The upcoming total solar eclipse on April 8 is anticipated to be an extraordinary event, coinciding with heightened solar activity during the solar maximum. This celestial phenomenon will sweep across a substantial portion of the United States, Mexico, and Canada. Solar maximums bring increased solar activity, including coronal mass ejections that lead to geomagnetic storms and solar flares.
Solar physicist Scott McIntosh from the National Center for Atmospheric Research (NCAR) describes the event as “incredible” due to the heightened solar activity. Unlike the smoother appearance of the 2017 total solar eclipse, which occurred near a solar minimum, the April eclipse is expected to resemble an “angry hedgehog” with a spiky corona.
This total solar eclipse will be the last visible in the U.S. until 2044 and is expected to span Mexico, the U.S., and Canada, affecting over 31 million residents. The path of totality will begin over the South Pacific Ocean, extending through Mexico and various U.S. states, including Texas, Oklahoma, Arkansas, Missouri, Illinois, Kentucky, Indiana, Ohio, Pennsylvania, New York, Vermont, New Hampshire, and Maine. The eclipse will also traverse parts of Canada.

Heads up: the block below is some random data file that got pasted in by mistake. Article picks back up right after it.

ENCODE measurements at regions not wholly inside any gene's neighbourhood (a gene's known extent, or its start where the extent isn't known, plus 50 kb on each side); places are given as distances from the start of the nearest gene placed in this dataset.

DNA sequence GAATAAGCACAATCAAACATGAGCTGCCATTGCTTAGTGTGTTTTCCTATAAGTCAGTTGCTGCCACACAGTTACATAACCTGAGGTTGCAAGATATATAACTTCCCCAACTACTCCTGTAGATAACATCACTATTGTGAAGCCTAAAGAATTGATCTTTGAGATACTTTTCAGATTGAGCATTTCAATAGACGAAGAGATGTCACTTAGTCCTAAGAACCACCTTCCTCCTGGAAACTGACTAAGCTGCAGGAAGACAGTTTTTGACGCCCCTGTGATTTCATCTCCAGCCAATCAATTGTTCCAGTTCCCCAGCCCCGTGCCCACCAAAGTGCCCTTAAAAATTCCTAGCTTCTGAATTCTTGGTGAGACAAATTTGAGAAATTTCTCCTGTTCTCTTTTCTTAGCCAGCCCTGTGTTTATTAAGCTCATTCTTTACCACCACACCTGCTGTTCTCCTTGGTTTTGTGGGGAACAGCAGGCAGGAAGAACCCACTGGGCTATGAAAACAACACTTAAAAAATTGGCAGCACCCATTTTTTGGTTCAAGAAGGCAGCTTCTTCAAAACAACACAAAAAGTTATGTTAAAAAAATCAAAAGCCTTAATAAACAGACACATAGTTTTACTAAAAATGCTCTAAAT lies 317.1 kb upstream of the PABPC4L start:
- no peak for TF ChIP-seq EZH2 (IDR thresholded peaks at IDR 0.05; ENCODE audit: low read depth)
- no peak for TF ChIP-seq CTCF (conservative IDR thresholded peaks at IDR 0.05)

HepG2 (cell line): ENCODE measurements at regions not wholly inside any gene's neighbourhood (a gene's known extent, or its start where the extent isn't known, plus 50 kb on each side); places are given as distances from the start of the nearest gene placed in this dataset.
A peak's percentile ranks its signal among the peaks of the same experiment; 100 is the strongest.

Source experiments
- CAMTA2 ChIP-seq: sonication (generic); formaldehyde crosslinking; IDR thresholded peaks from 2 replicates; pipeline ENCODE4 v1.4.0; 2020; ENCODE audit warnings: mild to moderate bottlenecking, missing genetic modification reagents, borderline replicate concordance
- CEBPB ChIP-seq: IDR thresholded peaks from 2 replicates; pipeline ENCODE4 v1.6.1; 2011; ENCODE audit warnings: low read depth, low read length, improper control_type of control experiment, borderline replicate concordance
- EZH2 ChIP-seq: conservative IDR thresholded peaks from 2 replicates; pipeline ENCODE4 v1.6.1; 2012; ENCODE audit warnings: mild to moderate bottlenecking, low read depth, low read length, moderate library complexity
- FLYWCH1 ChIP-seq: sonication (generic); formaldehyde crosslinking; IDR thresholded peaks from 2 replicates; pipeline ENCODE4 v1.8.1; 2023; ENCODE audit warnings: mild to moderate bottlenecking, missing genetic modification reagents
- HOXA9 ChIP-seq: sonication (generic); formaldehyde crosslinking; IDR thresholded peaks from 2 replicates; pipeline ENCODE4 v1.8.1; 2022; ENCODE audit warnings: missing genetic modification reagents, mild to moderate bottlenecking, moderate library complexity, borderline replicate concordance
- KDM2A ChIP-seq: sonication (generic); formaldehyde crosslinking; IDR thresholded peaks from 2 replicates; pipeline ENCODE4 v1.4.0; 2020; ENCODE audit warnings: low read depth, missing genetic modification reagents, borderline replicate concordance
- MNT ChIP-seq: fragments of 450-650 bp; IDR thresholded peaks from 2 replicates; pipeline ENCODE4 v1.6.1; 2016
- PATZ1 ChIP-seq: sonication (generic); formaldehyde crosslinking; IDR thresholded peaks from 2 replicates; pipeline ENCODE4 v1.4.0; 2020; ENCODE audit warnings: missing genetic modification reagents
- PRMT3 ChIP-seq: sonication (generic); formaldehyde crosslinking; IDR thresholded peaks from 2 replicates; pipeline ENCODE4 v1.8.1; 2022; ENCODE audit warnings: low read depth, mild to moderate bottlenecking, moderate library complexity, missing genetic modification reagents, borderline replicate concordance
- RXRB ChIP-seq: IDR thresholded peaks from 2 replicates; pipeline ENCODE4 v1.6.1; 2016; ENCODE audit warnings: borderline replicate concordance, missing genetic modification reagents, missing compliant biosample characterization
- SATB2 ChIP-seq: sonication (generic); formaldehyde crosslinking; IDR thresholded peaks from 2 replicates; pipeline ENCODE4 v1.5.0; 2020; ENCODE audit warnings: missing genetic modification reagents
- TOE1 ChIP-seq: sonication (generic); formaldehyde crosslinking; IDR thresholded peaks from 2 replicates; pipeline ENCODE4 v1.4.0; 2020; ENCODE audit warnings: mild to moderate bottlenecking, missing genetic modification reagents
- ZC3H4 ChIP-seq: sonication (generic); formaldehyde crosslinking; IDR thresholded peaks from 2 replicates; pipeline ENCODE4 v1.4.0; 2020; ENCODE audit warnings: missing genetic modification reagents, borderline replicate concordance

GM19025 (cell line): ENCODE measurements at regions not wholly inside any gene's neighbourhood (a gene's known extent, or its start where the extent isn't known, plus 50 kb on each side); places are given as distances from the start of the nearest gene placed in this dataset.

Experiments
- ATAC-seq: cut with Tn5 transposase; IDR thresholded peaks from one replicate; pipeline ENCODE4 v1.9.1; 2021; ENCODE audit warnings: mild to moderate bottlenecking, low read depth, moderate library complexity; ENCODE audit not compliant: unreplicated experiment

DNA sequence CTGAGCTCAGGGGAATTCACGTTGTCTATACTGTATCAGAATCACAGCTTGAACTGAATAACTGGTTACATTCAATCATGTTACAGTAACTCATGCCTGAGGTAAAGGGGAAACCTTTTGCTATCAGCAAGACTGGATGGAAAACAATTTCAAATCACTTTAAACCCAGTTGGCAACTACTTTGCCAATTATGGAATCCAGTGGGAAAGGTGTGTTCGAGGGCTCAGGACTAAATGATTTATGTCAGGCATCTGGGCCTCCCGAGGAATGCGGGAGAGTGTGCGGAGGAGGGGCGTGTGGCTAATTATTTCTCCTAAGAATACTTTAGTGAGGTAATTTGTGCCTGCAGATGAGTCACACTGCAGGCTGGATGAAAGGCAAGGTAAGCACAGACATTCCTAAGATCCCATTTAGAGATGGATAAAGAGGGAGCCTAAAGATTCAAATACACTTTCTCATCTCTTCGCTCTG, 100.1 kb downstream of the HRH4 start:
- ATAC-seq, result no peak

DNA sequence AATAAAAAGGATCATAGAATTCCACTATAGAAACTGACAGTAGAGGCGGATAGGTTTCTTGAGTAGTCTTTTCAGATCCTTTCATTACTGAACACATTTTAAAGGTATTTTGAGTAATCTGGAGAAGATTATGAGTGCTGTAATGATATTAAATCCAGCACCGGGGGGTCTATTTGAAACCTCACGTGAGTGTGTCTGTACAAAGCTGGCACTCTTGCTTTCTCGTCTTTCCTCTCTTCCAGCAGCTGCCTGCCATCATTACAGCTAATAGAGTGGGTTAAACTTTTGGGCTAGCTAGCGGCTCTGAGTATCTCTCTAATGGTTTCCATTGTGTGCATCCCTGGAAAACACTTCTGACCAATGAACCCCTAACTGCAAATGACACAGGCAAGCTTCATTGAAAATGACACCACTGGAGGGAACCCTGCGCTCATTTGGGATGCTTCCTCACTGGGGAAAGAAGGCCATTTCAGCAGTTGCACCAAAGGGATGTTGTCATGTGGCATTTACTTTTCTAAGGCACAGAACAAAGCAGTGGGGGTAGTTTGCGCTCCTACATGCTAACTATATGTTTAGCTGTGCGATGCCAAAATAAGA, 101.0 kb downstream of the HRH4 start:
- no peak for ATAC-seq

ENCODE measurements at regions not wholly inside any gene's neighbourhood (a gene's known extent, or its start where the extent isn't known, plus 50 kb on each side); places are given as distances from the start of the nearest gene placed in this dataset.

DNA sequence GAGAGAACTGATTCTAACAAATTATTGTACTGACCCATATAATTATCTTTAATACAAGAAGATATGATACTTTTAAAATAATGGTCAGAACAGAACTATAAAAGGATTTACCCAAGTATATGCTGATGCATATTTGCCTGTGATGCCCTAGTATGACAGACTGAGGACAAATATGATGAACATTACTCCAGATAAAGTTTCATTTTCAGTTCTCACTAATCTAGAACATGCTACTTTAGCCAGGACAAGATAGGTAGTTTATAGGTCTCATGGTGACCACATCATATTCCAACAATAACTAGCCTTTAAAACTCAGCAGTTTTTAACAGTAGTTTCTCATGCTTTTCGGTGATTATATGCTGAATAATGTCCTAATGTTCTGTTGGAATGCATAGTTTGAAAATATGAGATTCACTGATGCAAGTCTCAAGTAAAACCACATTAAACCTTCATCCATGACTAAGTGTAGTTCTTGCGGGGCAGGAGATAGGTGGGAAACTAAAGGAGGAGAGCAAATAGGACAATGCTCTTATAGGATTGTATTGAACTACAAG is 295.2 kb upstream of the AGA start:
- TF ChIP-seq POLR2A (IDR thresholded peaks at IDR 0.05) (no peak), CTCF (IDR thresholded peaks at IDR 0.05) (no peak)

Observers along the path of totality can anticipate a partial eclipse before and after the totality, along with a noticeable temperature drop and changes in wildlife behavior. It is recommended to wear eye protection before and after totality, providing a unique opportunity to witness the iconic glowing orb or halo without obstruction. The April total solar eclipse promises to be a captivating and memorable astronomical event.